London cycle hire scheme opens to tenders

Transport for London is inviting bids to run a new bike hire scheme after a study released today showed the scheme is viable and could create more than 40,000 extra daily cycle trips in central London.

Introduction of a cycle hire scheme was first sugested by former Mayor Ken Livingstone after he witnessed the success of Paris’s Velib scheme and was a key manifesto commitment of most candidates in May’s elections.

London’s scheme is expected to offer and 6,000 hire bikes from launch to be available from hire points located in London’s Royal Parks and the TfL zone one areas of Camden, Hackney, Lambeth, Islington, Kensington and Chelsea, Southwark, Tower Hamlets and Westminster and the City of London.

Speaking this morning Mayor Johnson said he hoped to “inspire Londoners as a whole, and not just the adventurous few, to get on their bikes and give cycling a go” and wanted to create a city “where to use two wheels is common not curious.”

TfL have set a ‘go live’ date of May 2010, Kulveer Ranger, the Mayor’s Director of Transport Policy, said the administration was working “to hit the target of a 400 per cent increase in cycle journeys in London by 2025.”

Companies wishing to tender can find more details at tfl.bravosolution.com

Comments

  1. says

    Paris’s Velib scheme has lost over 3000 cycles that have been stolen.
    This scheme looks like another burdened on the already over taxed Council tax payer.
    Before we start encouraging more people to cycle in London, they have to make it a safer place.
    There are too many empty busses, too many lorry’s and the cycle only boxes at the front of traffic lights are cause too many accidents. We have to stop letting people with little or no common sense, coming up with harebrain schemes that put peoples lives at risk just to promoter a life style of their choice.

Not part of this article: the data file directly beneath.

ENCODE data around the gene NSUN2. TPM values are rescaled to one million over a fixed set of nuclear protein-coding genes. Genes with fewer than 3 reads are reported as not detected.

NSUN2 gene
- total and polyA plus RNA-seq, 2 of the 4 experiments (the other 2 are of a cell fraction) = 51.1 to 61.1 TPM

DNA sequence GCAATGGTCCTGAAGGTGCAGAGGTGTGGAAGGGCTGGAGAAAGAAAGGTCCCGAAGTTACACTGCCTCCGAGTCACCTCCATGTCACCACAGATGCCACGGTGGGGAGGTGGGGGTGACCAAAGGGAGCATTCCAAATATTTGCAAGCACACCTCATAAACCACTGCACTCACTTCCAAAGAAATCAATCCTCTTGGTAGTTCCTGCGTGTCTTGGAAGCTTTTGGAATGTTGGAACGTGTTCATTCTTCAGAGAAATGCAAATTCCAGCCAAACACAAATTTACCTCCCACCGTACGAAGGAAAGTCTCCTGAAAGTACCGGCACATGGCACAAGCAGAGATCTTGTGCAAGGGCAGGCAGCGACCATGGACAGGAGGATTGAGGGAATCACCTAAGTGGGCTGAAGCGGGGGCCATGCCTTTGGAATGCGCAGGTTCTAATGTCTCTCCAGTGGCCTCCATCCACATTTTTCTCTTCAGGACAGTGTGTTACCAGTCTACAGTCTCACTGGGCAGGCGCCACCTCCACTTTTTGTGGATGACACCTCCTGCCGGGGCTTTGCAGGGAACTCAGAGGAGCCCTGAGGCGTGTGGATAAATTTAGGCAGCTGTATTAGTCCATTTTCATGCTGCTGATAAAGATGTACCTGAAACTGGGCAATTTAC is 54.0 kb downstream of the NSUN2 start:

2. Jim bob says

    Hi Jason
    I am with you on most of what you said, although I think you may need to check the figures in Paris, but you are right, about a third of the bikes have disappeared.
    Personally, I think this is the Assembly’s way of reducing the Passengers on surface transport, which is badly overcrowded.
    It might be fine for a few students and fit young people but the majority of working people in London are middle aged and not very fit. To put these people on cycles is highly dangerous. this system works well in cities like Oxford where traffic is banned, but London is not suitable.
    If it is the mayors target to increase cycle users by 400% you have to be ready to accept injuries and fatalities to increase by the same amount if not more. Most of the cyclist who ride around London are experienced riders. New riders will be very unsafe for everyone including the poor motorists who will be knocking these people over and possibly killing them. Something they then have to live with for the rest of their lives.
    If the pro cyclist lobby want to put themselves in danger, they know the risks, but don’t ask other unsuspecting members of the public to join their suicidal activities.